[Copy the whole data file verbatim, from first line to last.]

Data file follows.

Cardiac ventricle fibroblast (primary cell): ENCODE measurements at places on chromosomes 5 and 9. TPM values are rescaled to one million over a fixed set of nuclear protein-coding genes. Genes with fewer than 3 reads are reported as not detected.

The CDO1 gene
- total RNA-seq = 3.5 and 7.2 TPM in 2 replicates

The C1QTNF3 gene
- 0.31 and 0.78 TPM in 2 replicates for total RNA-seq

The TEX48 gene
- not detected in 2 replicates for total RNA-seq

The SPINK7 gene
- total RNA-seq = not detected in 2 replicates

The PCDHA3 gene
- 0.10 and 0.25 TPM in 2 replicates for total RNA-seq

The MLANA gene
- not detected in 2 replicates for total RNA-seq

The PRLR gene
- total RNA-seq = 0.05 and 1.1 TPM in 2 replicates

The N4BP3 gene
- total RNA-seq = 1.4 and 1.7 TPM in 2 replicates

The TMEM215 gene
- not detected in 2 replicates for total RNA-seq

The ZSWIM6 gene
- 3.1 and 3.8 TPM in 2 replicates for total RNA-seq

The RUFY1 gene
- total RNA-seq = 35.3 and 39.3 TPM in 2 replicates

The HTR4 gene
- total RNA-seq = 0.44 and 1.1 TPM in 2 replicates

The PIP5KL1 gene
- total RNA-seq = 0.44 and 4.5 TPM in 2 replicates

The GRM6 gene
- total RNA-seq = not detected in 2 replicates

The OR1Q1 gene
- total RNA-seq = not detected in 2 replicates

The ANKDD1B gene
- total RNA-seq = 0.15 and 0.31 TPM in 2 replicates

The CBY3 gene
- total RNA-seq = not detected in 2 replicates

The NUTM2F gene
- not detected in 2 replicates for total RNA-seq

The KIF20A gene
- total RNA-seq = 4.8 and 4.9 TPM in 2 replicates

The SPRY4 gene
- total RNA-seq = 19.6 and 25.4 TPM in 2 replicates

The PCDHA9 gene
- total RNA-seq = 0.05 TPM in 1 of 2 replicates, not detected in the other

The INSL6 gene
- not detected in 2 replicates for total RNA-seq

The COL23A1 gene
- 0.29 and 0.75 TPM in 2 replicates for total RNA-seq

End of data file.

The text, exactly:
Cardiac ventricle fibroblast (primary cell): ENCODE measurements at places on chromosomes 5 and 9. TPM values are rescaled to one million over a fixed set of nuclear protein-coding genes. Genes with fewer than 3 reads are reported as not detected.

The CDO1 gene
- total RNA-seq = 3.5 and 7.2 TPM in 2 replicates

The C1QTNF3 gene
- 0.31 and 0.78 TPM in 2 replicates for total RNA-seq

The TEX48 gene
- not detected in 2 replicates for total RNA-seq

The SPINK7 gene
- total RNA-seq = not detected in 2 replicates

The PCDHA3 gene
- 0.10 and 0.25 TPM in 2 replicates for total RNA-seq

The MLANA gene
- not detected in 2 replicates for total RNA-seq

The PRLR gene
- total RNA-seq = 0.05 and 1.1 TPM in 2 replicates

The N4BP3 gene
- total RNA-seq = 1.4 and 1.7 TPM in 2 replicates

The TMEM215 gene
- not detected in 2 replicates for total RNA-seq

The ZSWIM6 gene
- 3.1 and 3.8 TPM in 2 replicates for total RNA-seq

The RUFY1 gene
- total RNA-seq = 35.3 and 39.3 TPM in 2 replicates

The HTR4 gene
- total RNA-seq = 0.44 and 1.1 TPM in 2 replicates

The PIP5KL1 gene
- total RNA-seq = 0.44 and 4.5 TPM in 2 replicates

The GRM6 gene
- total RNA-seq = not detected in 2 replicates

The OR1Q1 gene
- total RNA-seq = not detected in 2 replicates

The ANKDD1B gene
- total RNA-seq = 0.15 and 0.31 TPM in 2 replicates

The CBY3 gene
- total RNA-seq = not detected in 2 replicates

The NUTM2F gene
- not detected in 2 replicates for total RNA-seq

The KIF20A gene
- total RNA-seq = 4.8 and 4.9 TPM in 2 replicates

The SPRY4 gene
- total RNA-seq = 19.6 and 25.4 TPM in 2 replicates

The PCDHA9 gene
- total RNA-seq = 0.05 TPM in 1 of 2 replicates, not detected in the other

The INSL6 gene
- not detected in 2 replicates for total RNA-seq

The COL23A1 gene
- 0.29 and 0.75 TPM in 2 replicates for total RNA-seq